The U.S. Bureau of Labor Statistics reports that in 2018, the construction industry accounted for over 21% of worker fatalities occurring in private business. Falls caused almost 34% of these deaths. Employers must comply with safety regulations designed to shield New York construction workers from fall hazards.

The Occupational and Safety Health Administration sets out detailed procedures and standards for protecting construction workers from falls. Employers must first determine whether walking and working surfaces are strong enough to support the planned work. After making this determination, employers must decide the type of fall protection that is appropriate for the project.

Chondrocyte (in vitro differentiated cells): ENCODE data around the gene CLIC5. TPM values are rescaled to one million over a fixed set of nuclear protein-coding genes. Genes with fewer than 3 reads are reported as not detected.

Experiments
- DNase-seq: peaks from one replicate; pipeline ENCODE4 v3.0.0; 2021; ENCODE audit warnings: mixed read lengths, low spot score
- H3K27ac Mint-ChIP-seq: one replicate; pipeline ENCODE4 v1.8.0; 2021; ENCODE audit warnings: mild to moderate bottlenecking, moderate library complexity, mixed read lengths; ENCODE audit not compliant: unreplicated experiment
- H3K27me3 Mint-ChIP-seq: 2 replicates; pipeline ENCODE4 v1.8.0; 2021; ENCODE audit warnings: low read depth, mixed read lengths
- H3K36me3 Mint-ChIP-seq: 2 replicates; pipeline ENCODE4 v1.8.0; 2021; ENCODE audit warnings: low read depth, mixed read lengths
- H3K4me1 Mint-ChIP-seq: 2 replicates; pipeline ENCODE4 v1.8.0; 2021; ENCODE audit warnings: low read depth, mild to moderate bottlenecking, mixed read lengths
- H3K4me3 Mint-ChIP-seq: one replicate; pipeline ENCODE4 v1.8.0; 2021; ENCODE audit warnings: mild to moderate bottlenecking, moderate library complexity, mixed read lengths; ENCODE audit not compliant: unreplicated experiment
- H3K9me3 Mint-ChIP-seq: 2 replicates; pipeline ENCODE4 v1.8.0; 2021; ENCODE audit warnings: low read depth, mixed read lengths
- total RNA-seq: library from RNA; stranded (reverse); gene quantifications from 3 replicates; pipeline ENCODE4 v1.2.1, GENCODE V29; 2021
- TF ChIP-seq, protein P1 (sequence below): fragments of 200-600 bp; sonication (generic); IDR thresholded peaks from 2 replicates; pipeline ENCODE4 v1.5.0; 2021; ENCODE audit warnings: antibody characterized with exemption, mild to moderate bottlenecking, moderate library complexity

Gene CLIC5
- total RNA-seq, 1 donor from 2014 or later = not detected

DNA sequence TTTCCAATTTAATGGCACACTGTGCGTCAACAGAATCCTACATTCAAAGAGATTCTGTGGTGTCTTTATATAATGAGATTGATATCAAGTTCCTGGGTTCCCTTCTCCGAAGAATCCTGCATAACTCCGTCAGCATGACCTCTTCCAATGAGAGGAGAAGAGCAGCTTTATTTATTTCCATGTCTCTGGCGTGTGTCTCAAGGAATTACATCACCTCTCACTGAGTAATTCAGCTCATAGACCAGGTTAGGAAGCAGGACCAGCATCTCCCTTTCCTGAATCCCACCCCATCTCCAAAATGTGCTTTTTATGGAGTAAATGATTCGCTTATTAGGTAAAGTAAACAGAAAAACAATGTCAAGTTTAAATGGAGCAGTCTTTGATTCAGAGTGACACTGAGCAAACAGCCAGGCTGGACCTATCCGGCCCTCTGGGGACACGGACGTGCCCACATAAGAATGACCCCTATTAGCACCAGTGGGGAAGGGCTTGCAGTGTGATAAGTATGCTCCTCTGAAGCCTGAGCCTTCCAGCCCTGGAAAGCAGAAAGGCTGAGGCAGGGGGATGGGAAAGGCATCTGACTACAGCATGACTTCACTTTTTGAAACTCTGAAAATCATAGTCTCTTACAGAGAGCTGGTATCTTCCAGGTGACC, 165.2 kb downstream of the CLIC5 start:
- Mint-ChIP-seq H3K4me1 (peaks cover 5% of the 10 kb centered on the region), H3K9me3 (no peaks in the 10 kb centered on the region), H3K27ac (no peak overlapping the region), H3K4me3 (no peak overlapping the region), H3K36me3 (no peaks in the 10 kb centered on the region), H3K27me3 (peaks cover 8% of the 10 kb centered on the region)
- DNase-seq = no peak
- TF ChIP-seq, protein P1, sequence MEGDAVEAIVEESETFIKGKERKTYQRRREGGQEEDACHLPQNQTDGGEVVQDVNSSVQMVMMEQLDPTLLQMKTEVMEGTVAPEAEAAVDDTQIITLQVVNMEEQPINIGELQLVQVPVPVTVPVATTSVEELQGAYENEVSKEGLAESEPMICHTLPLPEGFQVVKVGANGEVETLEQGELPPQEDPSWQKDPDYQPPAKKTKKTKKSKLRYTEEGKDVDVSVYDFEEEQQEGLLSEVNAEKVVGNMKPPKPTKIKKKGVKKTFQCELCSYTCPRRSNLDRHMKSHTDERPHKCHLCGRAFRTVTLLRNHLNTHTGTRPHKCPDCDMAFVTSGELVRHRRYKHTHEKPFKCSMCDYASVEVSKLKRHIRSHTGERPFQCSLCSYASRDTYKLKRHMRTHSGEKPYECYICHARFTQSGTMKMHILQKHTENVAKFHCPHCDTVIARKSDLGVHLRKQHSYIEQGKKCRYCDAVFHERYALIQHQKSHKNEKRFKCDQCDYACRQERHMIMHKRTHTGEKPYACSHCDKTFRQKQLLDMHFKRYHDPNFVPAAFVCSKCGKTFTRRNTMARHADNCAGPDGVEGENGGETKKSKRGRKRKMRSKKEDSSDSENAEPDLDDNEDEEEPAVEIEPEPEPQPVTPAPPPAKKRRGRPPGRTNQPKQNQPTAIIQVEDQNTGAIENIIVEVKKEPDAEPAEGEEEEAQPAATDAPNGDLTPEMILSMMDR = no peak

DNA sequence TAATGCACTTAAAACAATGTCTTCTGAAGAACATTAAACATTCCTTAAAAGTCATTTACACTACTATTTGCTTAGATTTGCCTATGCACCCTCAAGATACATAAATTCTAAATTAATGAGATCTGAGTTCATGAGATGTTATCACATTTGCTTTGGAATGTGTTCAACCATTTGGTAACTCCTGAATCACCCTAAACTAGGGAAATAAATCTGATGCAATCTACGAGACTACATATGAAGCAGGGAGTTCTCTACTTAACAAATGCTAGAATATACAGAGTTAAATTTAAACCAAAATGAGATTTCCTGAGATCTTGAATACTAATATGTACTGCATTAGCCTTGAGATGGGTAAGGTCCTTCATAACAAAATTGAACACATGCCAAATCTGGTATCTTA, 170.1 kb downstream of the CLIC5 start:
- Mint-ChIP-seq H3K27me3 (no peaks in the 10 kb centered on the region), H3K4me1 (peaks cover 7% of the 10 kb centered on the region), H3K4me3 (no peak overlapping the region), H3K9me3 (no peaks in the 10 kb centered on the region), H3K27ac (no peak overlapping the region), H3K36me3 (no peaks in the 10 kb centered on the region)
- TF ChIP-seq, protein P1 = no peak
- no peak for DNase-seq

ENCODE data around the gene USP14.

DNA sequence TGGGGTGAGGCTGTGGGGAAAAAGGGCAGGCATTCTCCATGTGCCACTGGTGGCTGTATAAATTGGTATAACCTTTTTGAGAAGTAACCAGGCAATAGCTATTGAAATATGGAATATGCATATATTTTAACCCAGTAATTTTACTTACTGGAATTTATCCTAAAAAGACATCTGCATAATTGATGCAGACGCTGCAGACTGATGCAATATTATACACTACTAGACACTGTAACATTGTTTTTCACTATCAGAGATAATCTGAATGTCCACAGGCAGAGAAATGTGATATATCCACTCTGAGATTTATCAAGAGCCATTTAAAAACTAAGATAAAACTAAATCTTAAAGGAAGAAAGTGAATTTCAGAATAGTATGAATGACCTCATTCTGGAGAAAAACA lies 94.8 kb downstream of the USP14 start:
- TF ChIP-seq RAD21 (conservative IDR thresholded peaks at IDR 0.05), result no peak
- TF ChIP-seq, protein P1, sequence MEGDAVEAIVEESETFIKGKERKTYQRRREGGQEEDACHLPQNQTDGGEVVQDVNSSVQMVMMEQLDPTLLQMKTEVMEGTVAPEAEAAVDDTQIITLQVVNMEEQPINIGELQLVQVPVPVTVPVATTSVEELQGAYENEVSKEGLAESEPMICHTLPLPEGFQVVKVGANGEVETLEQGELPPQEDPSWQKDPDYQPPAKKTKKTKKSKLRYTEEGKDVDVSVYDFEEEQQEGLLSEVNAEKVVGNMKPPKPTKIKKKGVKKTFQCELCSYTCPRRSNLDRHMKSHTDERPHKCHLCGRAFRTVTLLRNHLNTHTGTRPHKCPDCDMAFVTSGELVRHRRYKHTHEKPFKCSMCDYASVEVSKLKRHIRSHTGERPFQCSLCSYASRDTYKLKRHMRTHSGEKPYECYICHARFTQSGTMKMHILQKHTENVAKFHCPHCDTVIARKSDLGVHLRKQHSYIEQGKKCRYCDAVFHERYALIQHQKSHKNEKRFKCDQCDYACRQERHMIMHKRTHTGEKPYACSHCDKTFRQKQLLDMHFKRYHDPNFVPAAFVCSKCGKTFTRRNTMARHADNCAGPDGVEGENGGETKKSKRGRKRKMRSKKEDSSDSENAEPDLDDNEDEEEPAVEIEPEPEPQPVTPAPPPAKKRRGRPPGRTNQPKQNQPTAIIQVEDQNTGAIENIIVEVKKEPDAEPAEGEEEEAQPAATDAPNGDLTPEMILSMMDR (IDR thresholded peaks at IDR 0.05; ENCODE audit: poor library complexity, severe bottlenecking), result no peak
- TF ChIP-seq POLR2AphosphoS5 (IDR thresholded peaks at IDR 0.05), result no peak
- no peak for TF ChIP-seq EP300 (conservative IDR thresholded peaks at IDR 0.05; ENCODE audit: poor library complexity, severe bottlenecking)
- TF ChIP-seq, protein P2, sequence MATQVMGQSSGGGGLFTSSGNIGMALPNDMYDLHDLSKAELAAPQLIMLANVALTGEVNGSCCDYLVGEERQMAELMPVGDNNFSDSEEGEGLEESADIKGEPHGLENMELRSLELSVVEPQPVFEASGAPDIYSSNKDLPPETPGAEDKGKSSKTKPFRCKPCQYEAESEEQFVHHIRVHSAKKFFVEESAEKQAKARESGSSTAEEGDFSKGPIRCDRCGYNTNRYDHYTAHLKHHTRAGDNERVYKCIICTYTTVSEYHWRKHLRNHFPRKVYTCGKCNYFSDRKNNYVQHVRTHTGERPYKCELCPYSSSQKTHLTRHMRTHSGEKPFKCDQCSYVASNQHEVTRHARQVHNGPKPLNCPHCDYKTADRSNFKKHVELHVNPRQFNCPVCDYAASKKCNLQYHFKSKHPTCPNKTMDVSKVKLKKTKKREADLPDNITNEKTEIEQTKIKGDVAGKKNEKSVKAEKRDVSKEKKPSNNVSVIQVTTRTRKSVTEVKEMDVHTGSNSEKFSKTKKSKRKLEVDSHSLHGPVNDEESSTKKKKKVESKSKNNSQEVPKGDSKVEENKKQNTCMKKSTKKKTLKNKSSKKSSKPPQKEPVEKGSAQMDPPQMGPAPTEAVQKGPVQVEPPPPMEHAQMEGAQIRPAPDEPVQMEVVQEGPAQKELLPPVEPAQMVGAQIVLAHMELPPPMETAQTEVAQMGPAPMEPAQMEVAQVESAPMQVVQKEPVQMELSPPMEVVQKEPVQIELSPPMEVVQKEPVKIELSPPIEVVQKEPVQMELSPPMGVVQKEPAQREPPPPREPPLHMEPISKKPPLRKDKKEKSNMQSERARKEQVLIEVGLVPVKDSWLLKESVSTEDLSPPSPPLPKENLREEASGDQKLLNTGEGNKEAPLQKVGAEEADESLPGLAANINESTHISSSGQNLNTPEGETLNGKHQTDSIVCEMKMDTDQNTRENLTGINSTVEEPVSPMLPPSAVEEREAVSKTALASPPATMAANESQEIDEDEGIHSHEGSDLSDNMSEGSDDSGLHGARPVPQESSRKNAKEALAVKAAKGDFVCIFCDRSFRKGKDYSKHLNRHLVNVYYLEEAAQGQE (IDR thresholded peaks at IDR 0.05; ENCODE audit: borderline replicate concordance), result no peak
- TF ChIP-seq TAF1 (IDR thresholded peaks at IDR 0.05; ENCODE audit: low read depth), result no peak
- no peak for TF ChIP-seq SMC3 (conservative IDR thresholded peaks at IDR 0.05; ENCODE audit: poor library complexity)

Each job site must have a system that minimizes fall risks for construction workers who are working at heights of six feet or more above a lower level. Fall protection is also mandatory at heights lower than six feet for workers near dangerous equipment or chemicals. For most construction projects, OSHA assumes that conventional fall protection measures are adequate. Such conventional safeguards include systems like guardrails or personal fall prevention equipment. OSHA outlines detailed specifications for the installation and maintenance of these systems.

There may be scenarios in which an employer believes that conventional fall protection systems are not practical or may pose a greater risk. In such cases, an employer may develop an OSHA-compliant, site-specific fall protection plan. Employers must provide workers with training in any such plan.

Construction workers have the right to safe working conditions and may file a complaint with OSHA if they believe their employer is violating safety rules. Employers may not retaliate against workers who raise safety concerns.